• Did you know that there is a set of Physical Activity Guidelines for Americans? The second edition came out last year (2018).

    While the Dietary Guidelines for Americans (DGA) began in 1980 and are required to be updated every five years (we are now in the 8th edition with the 2015-2020 Guidelines), the Physical Activity Guidelines for Americans (PAGA) are the younger sibling, or even the next generation, of a Guide for Americans to get it together and eat well and move enough to reduce the risk of chronic disease and improve health. The first edition of the Physical Activity Guidelines for Americans was released in 2008 with the update released ten years later.

    The Physical Activity Guideline has key guidelines aimed to children over three-years-old through adulthood.

    Despite what some people may believe, the guidelines are not the government telling you what to do, but are designed as a framework for health professionals and policymakers so they can set up their clients, patients, customers, students, employees, constituents and whomever they may be serving to get the optimal amount of regular physical activity for their health while reducing risk for certain chronic health issues that can lead to disability.

    This way, we can get our children their PE and/or recess back or get it more often. We can encourage employers to give their employees time to take movement breaks. We can have communities set up to allow for regular physical activity, including bike lanes, walking trails, sidewalks, and parks.

    These aren’t random or arbitrary recommendations, but recommendations that come from a committee of professionals who review the most recent research on what is ideal for most people. The guidelines are evidence-based.

    Everyone is different. Shocking, I know.

    Most Americans don’t get the recommended amount of physical activity daily.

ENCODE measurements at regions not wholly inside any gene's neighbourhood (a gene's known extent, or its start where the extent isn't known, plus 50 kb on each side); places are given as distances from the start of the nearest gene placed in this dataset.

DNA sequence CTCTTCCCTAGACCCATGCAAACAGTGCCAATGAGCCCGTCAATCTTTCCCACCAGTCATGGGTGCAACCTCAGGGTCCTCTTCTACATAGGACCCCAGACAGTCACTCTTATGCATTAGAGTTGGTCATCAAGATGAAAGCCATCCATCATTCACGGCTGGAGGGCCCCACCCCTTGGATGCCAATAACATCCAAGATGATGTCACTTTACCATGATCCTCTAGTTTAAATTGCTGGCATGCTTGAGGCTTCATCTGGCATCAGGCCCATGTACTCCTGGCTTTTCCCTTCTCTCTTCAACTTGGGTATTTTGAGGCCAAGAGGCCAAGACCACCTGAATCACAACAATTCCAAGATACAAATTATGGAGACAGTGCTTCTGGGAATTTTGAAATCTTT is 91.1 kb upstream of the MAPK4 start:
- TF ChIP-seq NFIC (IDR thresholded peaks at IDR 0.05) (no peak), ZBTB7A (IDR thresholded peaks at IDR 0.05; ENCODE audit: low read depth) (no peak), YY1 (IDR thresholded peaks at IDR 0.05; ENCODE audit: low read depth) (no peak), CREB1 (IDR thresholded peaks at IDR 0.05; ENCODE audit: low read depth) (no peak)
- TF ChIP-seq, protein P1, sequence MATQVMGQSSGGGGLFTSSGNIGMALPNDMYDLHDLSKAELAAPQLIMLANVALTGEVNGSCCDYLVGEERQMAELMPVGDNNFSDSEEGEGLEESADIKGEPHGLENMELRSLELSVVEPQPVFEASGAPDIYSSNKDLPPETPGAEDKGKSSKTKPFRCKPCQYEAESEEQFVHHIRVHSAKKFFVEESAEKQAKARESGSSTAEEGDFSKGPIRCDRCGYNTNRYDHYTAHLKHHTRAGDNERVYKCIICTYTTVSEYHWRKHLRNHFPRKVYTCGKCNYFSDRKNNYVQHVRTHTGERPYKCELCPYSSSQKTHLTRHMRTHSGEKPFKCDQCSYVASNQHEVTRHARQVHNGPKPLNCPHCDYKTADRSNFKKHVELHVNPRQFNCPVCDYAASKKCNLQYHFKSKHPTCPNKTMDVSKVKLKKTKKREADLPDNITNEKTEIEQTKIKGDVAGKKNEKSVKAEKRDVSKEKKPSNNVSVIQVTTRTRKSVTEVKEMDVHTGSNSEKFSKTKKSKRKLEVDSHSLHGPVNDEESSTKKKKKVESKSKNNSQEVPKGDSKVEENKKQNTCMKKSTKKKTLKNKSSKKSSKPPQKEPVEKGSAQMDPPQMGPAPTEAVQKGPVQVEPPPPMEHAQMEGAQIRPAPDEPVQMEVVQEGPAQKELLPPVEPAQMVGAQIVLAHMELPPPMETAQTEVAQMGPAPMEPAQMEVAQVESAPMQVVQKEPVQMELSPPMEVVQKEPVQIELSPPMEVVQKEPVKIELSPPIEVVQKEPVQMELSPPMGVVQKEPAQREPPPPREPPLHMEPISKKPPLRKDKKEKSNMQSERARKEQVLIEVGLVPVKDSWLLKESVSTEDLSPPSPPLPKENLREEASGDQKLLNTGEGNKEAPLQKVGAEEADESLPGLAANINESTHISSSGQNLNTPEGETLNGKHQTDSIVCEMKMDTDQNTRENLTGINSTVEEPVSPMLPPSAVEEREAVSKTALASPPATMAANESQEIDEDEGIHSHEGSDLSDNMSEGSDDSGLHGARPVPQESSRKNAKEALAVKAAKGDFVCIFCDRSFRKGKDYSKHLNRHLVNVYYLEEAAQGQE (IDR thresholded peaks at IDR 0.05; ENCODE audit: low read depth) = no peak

So, the recommendations are not so much telling people to run or jog or join a gym but to get aerobic activity and engage in strength training activity. The recommendations are not how people should do it but that they do it. Do something.

    And, while some people may be shocked at how low the recommendations are, it is true that the American population as a whole are just not getting enough.

    The recommendations are different for children and adults, but here will focus on adults and their needs. However, it must be noted that children do need the encouragement and support of the adults in their life to get their recommended physical activity as well.

    No matter you age, you should get some kind of activity daily.

    For adults of all ages – even “older” adults, whatever that means – need to strive for the following:

    At LEAST 150 minutes of moderate-intensity aerobic activity AND at least two days a week of muscle-strengthening activities.

    Let’s break this down to their component parts.


    When we take the 150 minutes per week minimum it is really just 30 minutes of activity 5 times a week. If you choose a 50-minute fitness class three times a week or 75-minute fitness class twice a week or a 30-minute daily walk it all counts. Just make sure to get your heart rate up.

    Doing a 30-minute stroll just won’t cut it. A cruise around the neighborhood where you are checking and chatting with the neighbors isn’t the same.

    You can run, jog, walk, bike, swim, clean house, do fitness classes or whatever gets you motivated and your heart rate elevated.